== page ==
USA Today Examines Recent Increase in U.S. Hospital Construction
USA Today on Tuesday examined how the U.S. is "in the middle of the biggest hospital-construction boom" in more than 50 years, a trend that likely will increase use of "high-tech medicine and add fuel to rising health care costs." The hospital industry has spent almost $100 billion in inflation-adjusted dollars in the past five years on new facilities, a 47% increase from the previous five years, with spending likely to reach a record $23.7 billion in 2005, according to the Census Bureau.
According to USA Today, the "money is being spent on more luxurious buildings packed with advanced equipment," with a focus on profitable treatments, such as heart surgery and neonatal care, that are reimbursed at higher rates by private health insurers and Medicare (Cauchon/Appleby , USA Today, 1/3).
Hospital profit and revenue per patient visit have increased in recent years. However, the number of hospital beds has deceased as the number of facilities and occupancy rates have increased (Cauchon/Appleby , USA Today, 1/3). Hospital capacity decreased by 18,000 beds to 808,000 beds between 2001 and 2004.
Rick Wade, senior vice president of the American Hospital Association, said that he expects the hospital-construction boom to continue until 2010.
Some experts have raised concerns that the trend will lead to increased health care costs without improvements in patient survival rates and will increase health care disparities for lower-income patients.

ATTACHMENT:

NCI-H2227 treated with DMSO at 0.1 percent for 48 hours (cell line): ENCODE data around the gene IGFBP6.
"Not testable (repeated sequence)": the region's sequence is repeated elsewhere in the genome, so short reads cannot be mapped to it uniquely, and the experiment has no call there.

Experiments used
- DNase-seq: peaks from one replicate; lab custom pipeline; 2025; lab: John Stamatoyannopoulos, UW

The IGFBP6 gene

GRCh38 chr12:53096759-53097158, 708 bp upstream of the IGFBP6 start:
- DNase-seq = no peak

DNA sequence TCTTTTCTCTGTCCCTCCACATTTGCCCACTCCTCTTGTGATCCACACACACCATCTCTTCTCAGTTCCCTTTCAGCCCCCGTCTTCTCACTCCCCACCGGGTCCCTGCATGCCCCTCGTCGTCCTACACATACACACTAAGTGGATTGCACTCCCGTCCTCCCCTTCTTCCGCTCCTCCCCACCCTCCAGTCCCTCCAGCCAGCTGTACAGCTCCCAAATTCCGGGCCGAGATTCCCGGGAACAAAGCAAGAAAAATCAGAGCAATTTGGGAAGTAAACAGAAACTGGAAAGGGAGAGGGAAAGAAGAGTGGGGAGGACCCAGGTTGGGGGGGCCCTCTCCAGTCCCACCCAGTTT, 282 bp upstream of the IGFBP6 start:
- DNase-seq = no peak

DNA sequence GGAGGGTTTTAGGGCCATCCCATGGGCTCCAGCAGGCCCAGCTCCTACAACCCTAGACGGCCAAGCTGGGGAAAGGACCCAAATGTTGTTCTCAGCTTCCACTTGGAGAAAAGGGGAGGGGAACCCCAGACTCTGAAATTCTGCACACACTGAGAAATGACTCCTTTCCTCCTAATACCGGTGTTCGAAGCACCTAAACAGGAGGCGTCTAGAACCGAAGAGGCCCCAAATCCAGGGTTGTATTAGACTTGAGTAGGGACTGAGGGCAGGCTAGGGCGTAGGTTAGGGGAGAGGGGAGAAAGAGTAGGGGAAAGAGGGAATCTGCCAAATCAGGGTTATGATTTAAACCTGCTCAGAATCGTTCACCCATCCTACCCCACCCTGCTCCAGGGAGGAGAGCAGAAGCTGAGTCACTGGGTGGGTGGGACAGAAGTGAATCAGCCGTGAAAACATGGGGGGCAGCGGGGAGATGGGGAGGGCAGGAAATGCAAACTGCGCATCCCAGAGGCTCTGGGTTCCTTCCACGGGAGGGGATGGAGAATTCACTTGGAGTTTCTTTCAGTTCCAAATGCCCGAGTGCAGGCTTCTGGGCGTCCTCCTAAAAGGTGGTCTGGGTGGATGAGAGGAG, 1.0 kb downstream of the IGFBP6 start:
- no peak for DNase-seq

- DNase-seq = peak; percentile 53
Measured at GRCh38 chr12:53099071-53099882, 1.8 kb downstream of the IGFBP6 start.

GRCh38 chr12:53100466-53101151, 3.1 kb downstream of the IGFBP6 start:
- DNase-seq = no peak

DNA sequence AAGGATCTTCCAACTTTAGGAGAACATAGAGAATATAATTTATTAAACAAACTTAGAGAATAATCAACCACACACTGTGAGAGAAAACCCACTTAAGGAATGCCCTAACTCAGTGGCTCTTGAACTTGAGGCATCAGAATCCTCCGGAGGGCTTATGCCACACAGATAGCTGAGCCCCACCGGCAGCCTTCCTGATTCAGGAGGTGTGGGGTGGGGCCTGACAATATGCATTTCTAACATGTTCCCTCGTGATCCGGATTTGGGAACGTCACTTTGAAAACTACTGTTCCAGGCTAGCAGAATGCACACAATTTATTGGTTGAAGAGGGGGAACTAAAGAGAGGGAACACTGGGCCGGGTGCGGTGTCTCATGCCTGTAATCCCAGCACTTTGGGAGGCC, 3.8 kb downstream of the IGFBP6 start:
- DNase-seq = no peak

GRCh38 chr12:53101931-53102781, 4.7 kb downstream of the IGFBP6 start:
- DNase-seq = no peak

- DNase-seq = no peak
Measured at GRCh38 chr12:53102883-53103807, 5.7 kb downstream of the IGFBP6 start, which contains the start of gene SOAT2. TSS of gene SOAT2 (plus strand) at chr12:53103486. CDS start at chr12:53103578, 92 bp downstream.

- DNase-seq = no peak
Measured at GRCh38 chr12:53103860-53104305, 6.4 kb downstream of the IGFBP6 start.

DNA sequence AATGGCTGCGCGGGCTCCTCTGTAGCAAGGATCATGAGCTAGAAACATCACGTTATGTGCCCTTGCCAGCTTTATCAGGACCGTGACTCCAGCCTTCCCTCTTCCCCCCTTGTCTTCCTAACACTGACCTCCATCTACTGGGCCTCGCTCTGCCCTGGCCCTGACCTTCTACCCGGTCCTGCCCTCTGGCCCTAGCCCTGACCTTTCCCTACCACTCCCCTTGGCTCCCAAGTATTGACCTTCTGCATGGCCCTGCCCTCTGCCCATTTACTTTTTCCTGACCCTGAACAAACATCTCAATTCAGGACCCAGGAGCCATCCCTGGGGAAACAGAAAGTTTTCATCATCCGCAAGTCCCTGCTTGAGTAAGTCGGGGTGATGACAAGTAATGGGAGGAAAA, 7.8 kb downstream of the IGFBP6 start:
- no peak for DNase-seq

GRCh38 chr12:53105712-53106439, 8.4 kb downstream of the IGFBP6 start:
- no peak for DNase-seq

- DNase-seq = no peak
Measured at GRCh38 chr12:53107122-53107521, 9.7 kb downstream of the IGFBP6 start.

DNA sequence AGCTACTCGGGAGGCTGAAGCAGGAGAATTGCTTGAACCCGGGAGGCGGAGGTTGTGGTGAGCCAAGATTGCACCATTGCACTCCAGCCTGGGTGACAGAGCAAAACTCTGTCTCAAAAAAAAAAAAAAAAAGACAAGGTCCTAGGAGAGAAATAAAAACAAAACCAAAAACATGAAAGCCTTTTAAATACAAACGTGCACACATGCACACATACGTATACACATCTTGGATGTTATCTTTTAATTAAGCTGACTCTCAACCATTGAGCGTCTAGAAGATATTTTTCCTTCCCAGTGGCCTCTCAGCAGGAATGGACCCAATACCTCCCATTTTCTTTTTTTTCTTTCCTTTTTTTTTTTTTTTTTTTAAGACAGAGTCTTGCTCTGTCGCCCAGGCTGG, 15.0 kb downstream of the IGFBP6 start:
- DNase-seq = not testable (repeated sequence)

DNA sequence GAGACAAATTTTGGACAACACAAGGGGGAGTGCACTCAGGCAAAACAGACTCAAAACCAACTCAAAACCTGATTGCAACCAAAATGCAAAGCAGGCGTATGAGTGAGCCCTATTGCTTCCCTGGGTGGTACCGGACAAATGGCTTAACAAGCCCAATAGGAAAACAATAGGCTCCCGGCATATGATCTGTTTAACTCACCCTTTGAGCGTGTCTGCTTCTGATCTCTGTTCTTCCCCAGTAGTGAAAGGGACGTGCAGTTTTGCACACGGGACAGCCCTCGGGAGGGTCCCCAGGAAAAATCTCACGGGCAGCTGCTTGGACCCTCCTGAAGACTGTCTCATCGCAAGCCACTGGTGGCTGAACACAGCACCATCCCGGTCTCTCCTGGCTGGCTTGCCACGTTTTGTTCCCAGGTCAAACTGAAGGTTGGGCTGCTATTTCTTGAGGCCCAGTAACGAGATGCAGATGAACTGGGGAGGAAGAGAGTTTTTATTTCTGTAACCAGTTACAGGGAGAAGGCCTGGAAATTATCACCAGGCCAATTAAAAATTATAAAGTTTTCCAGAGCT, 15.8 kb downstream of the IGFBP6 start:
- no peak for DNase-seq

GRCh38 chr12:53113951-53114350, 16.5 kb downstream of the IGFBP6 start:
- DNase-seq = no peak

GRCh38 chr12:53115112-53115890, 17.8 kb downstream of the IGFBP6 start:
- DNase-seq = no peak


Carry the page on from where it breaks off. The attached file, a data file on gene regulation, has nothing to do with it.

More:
John Wennberg, director of the Center for the Evaluative Clinical Sciences at Dartmouth Medical School, said, "These hospitals are loaded with technology to intensively treat chronically ill patients right up to death. We know from research that does not improve outcomes, but it does drive up costs" (Cauchon/Appleby , USA Today, 1/3).
In addition, hospitals have begun to move from inner cities to the suburbs, a trend that "threatens to reduce medical care for the poor," USA Today reports.
Daniel Evans, CEO of Clarian Health Partners, said that new hospitals will increase competition and help limit increases in health care costs.
William Corley, CEO of Community Health Network, said, "If this were a free market, competition absolutely would reduce costs. Health care doesn't work that way. The truth is, we make money on certain kinds of patients and lose money on others" (Cauchon/Appleby , USA Today, 1/3).